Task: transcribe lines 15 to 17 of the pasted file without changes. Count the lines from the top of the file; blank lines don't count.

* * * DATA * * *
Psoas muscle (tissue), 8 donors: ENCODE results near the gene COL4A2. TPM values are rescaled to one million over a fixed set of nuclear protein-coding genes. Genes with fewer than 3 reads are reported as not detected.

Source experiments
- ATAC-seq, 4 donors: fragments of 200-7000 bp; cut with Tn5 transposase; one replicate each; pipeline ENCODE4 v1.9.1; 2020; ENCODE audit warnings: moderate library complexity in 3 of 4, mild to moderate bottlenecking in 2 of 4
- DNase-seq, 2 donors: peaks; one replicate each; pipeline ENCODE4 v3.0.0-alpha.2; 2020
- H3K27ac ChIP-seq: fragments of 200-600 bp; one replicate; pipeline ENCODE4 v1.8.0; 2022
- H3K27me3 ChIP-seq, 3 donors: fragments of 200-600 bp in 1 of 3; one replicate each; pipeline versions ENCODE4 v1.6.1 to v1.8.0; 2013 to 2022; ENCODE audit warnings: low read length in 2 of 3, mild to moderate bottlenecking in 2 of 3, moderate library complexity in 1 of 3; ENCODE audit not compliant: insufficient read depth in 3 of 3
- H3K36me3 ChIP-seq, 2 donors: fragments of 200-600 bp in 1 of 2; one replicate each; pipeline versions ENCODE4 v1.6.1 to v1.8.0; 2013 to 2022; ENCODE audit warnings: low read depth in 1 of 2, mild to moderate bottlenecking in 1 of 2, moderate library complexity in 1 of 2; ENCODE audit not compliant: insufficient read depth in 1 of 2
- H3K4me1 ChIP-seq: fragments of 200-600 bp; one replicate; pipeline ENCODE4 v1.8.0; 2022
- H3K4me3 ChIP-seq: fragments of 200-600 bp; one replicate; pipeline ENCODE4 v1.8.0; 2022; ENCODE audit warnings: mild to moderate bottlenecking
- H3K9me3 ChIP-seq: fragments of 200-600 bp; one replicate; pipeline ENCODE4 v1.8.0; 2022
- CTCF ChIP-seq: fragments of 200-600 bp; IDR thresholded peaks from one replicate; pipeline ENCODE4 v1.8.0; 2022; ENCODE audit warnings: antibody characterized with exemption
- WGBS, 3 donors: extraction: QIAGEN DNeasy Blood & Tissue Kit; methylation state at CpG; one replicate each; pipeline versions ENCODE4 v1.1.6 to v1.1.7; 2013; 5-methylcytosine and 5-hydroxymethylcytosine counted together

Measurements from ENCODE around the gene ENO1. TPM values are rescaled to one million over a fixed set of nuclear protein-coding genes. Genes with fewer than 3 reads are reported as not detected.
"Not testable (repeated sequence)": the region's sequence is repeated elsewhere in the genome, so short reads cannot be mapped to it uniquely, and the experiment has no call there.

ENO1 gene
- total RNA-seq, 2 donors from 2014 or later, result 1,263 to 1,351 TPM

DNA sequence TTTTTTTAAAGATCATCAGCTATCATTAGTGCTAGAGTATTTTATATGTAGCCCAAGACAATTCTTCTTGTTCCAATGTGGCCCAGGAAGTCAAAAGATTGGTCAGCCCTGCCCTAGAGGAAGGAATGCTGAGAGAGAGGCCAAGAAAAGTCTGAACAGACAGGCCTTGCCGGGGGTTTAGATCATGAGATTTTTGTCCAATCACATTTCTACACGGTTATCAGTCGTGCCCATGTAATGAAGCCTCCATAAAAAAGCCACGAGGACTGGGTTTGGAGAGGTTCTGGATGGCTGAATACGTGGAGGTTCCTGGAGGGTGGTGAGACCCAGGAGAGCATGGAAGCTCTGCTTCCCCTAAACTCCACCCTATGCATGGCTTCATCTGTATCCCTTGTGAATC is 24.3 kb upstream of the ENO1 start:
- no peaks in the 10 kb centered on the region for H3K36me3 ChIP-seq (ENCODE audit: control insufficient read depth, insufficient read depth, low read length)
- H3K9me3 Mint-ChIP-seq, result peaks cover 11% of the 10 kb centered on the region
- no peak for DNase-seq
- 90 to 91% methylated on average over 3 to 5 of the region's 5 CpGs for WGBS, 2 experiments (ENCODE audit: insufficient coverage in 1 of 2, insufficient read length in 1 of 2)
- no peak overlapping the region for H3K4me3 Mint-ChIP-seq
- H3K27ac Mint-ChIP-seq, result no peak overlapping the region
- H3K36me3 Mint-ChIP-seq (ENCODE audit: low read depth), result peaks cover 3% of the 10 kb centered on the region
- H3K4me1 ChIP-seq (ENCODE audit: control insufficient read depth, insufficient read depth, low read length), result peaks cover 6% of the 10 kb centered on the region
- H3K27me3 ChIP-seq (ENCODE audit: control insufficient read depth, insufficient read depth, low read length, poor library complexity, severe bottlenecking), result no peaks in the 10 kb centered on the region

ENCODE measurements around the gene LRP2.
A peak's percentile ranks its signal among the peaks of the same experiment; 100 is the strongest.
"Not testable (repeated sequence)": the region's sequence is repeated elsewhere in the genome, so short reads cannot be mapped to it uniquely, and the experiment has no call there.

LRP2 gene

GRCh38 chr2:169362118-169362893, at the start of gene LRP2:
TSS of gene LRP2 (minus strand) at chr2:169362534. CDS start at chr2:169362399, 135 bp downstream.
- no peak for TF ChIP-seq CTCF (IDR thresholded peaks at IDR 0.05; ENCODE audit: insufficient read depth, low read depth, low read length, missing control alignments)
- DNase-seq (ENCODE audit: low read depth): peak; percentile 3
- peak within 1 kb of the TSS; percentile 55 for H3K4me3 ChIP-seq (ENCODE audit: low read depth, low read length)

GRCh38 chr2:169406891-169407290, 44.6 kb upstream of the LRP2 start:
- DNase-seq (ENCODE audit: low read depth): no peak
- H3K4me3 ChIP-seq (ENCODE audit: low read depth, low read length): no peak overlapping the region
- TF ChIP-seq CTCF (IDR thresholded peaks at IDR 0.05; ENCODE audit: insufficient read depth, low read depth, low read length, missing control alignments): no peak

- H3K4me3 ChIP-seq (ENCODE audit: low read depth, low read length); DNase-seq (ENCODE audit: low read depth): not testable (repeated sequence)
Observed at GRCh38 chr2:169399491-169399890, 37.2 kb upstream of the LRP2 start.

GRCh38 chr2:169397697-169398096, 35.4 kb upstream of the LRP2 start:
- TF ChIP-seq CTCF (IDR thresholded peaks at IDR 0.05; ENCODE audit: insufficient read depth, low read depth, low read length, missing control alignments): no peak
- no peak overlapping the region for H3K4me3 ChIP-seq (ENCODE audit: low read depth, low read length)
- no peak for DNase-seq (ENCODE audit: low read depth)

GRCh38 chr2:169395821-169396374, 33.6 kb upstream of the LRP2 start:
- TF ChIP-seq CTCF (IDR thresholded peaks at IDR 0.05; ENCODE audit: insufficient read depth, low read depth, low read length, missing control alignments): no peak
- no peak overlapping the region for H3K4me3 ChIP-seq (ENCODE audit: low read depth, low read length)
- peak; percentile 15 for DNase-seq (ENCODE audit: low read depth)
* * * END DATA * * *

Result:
ENO1 gene
- total RNA-seq, 2 donors from 2014 or later, result 1,263 to 1,351 TPM

DNA sequence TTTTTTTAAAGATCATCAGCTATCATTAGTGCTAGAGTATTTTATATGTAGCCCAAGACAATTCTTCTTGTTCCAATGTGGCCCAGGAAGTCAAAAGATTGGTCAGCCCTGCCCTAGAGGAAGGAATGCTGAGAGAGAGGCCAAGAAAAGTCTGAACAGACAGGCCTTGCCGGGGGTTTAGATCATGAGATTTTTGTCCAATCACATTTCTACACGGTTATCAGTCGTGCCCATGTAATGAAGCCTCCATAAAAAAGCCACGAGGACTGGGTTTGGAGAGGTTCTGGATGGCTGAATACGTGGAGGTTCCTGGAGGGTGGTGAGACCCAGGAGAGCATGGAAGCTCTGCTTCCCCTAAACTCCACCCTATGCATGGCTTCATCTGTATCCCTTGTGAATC is 24.3 kb upstream of the ENO1 start: